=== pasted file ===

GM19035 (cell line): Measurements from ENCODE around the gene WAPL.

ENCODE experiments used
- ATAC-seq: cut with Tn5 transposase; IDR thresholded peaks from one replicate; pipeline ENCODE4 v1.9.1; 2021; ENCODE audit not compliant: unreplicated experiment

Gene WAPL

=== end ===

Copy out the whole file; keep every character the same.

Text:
GM19035 (cell line): Measurements from ENCODE around the gene WAPL.

ENCODE experiments used
- ATAC-seq: cut with Tn5 transposase; IDR thresholded peaks from one replicate; pipeline ENCODE4 v1.9.1; 2021; ENCODE audit not compliant: unreplicated experiment

Gene WAPL